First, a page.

“Then Pharaoh gave this order to all his people: ‘Every Hebrew boy that is born you must throw into the Nile, but let every girl live.'” (Exod 1:22, NIV2)
Israel lived and prospered in Egypt, to the point that the Pharaoh became afraid: “Behold, the people of Israel are too many and too mighty for us. Come, let us deal shrewdly with them, lest they multiply, and, if war breaks out, they join our enemies and fight against us and escape from the land.” (Ex. 1:9-10 ESV).
He tried many different things, including enslaving them. He quickly saw the advantage to this tactic, because the work could be done without having to pay the workers! The problem was that enslavement didn’t stop Israel from continuing to thrive and prosper. Further measures would have to be taken, and eventually Pharaoh decreed that all Hebrew boys be thrown into the Nile River (See Ex. 1:22).
One woman, a Levite named Jochebed, decided she wasn’t going to take this sitting down: “A man from the family of Levi married a Levite woman. The woman became pregnant and had a son. She saw there was something special about him and hid him. She hid him for three months. When she couldn’t hide him any longer she got a little basket-boat made of papyrus, waterproofed it with tar and pitch, and placed the child in it. Then she set it afloat in the reeds at the edge of the Nile. The baby’s older sister found herself a vantage point a little way off and watched to see what would happen to him. (Exodus 2: 1-4, MSG)
Remember that slaves wouldn’t dare disobey the orders of their overseers. There were hundreds of children being slaughtered every day, and the Egyptians cared nothing about Hebrew children. Why would Jochebed think that she could do anything to save the life of her son?
It was because when they looked at their tiny son, they saw that there was “something special about him,” and in putting him in that basket on the Nile River, his parents were taking a stand in faith. They had hope, even in the face of utter hopelessness.
Amazingly, Pharaoh’s daughter came down to the Nile to bathe just at that time. She saw something in that floating basket. She retrieved it and was delighted to find a healthy baby boy. Of course, she knew where he came from, for she said, “This is one of the Hebrew babies” (Ex 2:6b MSG); nonetheless, “her heart went out to him.” (Ex. 2:6a MSG)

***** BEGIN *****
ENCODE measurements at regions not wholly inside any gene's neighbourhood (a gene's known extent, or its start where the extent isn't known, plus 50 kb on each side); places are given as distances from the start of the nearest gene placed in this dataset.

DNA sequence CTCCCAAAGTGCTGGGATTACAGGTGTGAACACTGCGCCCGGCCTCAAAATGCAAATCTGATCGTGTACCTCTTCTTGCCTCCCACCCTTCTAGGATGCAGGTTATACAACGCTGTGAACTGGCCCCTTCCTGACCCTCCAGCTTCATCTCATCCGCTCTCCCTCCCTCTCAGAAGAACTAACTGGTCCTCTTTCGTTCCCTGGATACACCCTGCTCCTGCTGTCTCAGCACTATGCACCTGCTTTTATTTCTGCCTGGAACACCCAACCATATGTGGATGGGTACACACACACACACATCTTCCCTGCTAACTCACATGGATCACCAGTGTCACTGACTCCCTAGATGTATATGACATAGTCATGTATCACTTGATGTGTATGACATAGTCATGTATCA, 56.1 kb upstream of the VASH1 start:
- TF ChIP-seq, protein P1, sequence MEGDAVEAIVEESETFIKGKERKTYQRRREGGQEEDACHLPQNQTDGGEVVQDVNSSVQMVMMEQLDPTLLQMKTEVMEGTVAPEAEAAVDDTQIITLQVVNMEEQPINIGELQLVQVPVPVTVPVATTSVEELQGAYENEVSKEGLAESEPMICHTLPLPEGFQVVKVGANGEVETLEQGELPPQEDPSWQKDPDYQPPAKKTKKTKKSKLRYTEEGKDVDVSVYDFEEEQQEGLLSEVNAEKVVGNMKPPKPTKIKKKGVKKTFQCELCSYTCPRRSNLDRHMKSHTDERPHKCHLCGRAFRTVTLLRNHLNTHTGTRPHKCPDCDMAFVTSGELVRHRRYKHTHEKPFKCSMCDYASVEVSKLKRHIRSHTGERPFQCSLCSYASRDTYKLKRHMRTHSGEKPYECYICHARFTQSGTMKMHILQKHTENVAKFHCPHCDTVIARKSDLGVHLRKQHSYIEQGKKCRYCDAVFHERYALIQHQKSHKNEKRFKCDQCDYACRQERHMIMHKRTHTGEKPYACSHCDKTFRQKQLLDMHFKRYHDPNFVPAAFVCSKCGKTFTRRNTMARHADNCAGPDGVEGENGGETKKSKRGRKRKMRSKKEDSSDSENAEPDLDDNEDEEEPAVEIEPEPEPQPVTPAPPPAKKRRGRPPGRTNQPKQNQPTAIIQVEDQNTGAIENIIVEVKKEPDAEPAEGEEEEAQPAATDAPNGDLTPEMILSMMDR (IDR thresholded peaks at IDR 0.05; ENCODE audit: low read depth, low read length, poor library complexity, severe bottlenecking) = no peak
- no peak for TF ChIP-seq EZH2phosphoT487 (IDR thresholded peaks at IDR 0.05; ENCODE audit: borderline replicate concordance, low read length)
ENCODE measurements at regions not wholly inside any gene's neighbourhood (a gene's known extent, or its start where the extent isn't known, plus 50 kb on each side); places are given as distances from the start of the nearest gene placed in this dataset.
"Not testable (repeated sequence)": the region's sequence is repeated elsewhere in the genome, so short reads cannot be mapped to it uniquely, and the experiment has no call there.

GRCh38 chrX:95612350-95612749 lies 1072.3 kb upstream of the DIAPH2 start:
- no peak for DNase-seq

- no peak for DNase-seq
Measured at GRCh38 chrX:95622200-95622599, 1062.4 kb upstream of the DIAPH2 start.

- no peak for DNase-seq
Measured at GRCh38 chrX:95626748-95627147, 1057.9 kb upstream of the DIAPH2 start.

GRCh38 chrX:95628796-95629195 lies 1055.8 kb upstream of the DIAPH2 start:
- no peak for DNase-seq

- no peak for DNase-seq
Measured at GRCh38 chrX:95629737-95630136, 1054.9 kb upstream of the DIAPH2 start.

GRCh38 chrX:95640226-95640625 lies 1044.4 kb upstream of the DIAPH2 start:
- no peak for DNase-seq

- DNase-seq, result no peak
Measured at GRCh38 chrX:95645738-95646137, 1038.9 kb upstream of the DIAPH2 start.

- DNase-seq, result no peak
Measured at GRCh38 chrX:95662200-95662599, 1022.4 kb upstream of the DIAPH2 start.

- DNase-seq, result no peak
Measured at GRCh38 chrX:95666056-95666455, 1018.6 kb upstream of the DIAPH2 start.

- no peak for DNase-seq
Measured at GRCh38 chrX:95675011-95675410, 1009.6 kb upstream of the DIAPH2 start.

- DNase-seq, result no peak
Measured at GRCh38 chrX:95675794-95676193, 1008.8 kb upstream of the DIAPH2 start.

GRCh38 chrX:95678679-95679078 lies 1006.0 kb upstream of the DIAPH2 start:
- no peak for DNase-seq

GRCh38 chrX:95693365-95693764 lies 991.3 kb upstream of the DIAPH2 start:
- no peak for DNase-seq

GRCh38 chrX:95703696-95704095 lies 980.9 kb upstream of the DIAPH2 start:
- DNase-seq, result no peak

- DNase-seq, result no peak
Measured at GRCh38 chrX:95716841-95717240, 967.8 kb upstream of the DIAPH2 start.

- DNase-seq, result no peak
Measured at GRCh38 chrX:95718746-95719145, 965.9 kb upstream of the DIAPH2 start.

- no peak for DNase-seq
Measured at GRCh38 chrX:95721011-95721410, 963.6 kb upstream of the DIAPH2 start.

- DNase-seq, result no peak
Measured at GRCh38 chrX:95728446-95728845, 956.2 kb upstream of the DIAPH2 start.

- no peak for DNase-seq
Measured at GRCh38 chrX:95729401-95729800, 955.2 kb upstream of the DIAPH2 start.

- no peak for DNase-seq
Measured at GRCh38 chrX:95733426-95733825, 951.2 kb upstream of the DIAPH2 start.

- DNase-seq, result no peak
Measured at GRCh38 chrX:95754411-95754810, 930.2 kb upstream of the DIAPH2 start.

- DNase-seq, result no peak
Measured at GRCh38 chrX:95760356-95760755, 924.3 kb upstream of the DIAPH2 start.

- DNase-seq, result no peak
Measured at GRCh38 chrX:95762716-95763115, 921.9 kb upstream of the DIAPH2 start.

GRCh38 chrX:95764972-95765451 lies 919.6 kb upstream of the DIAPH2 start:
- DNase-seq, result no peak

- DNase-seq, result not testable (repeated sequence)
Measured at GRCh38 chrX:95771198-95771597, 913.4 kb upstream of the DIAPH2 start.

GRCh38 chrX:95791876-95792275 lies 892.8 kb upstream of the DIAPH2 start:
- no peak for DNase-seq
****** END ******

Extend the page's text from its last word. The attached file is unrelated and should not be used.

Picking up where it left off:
Moses’ sister, who was watching diligently, came forth at that time and asked her: “Do you want me to go and get a nursing mother from the Hebrews so she can nurse the baby for you?” (Ex. 2:7 MSG)
Surprised, the daughter of the Pharaoh agreed. She answered: “Yes, go!” (Ex. 2:8 MSG) and then, when the baby’s own mother presented herself to Pharaoh’s daughter, she said, “Take this baby and nurse him for me. I’ll pay you.” (Ex. 2:8-9 MSG)
Later, after the child was weaned, Jochebed: “presented him to Pharaoh’s daughter who adopted him as her son. She named him Moses (Pulled-Out), saying, ‘I pulled him out of the water.'” (Ex. 2:10 MSG)
It was by their faith in God that Moses was miraculously saved. No one could hurt their child now, for it was as if he were the actual son of Pharaoh’s daughter. And because of their faith, they now had hope for Israel.
We never saved an actual child from the water. However, one day two geese stopped to nest on our pond. Ever since, these geese have returned every year, bringing with them all their brothers and sisters. Every years there are more and more geese on our pond. They have faith that our pond will be a safe haven for them, and their faith brings hope that they will receive needed rest before continuing their migration north in the spring or south in the fall.
With faith we can move mountains: “Jesus replied, ‘Truly I tell you, if you have faith and do not doubt, not only can you do what was done to the fig tree, but also you can say to this mountain, “Go, throw yourself into the sea,” and it will be done. If you believe, you will receive whatever you ask for in prayer.'” (Matt. 21:21-22 NIV), and when we take that stand in faith, it gives us hope.
No matter what you are facing, our Heavenly Father always makes a way, and your faith in Him will provide the hope you crave. Our Heavenly Father can do anything: “Ask and it will be given to you; seek and you will find; knock and the door will be opened to you.” (Matt 7:7 NIV)
(To access the entire “Hope in the Distance” devotional series, please click here.)